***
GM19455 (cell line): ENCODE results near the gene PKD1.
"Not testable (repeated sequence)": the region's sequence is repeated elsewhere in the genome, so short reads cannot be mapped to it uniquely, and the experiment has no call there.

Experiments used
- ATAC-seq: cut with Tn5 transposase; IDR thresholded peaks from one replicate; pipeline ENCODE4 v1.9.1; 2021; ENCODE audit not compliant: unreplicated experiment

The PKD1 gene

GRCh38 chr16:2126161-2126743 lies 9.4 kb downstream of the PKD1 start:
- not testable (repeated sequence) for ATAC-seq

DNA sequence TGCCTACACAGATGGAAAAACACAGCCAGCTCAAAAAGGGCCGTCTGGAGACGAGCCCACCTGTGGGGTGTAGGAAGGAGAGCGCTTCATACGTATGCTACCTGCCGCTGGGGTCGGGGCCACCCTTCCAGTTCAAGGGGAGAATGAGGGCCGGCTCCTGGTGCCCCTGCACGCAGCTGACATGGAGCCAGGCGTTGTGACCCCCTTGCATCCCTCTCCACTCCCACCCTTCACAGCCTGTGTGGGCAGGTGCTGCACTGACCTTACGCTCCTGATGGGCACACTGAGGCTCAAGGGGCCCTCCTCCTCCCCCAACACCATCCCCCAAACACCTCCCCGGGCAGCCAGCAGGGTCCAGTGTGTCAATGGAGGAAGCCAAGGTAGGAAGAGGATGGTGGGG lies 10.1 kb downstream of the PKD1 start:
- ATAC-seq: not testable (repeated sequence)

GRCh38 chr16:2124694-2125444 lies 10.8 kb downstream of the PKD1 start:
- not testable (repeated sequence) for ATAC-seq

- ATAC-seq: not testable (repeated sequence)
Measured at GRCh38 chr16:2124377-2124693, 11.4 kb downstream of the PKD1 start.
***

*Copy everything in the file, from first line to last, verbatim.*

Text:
GM19455 (cell line): ENCODE results near the gene PKD1.
"Not testable (repeated sequence)": the region's sequence is repeated elsewhere in the genome, so short reads cannot be mapped to it uniquely, and the experiment has no call there.

Experiments used
- ATAC-seq: cut with Tn5 transposase; IDR thresholded peaks from one replicate; pipeline ENCODE4 v1.9.1; 2021; ENCODE audit not compliant: unreplicated experiment

The PKD1 gene

GRCh38 chr16:2126161-2126743 lies 9.4 kb downstream of the PKD1 start:
- not testable (repeated sequence) for ATAC-seq

DNA sequence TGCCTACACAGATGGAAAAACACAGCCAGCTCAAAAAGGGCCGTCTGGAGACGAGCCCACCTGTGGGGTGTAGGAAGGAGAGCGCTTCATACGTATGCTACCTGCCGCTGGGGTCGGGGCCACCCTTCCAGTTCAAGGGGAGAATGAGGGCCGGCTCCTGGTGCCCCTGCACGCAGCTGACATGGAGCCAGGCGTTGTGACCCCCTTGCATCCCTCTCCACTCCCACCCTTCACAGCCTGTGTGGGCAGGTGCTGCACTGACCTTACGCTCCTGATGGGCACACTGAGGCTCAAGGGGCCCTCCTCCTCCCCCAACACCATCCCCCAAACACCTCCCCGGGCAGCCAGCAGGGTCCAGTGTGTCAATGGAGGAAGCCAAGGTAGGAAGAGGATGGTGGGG lies 10.1 kb downstream of the PKD1 start:
- ATAC-seq: not testable (repeated sequence)

GRCh38 chr16:2124694-2125444 lies 10.8 kb downstream of the PKD1 start:
- not testable (repeated sequence) for ATAC-seq

- ATAC-seq: not testable (repeated sequence)
Measured at GRCh38 chr16:2124377-2124693, 11.4 kb downstream of the PKD1 start.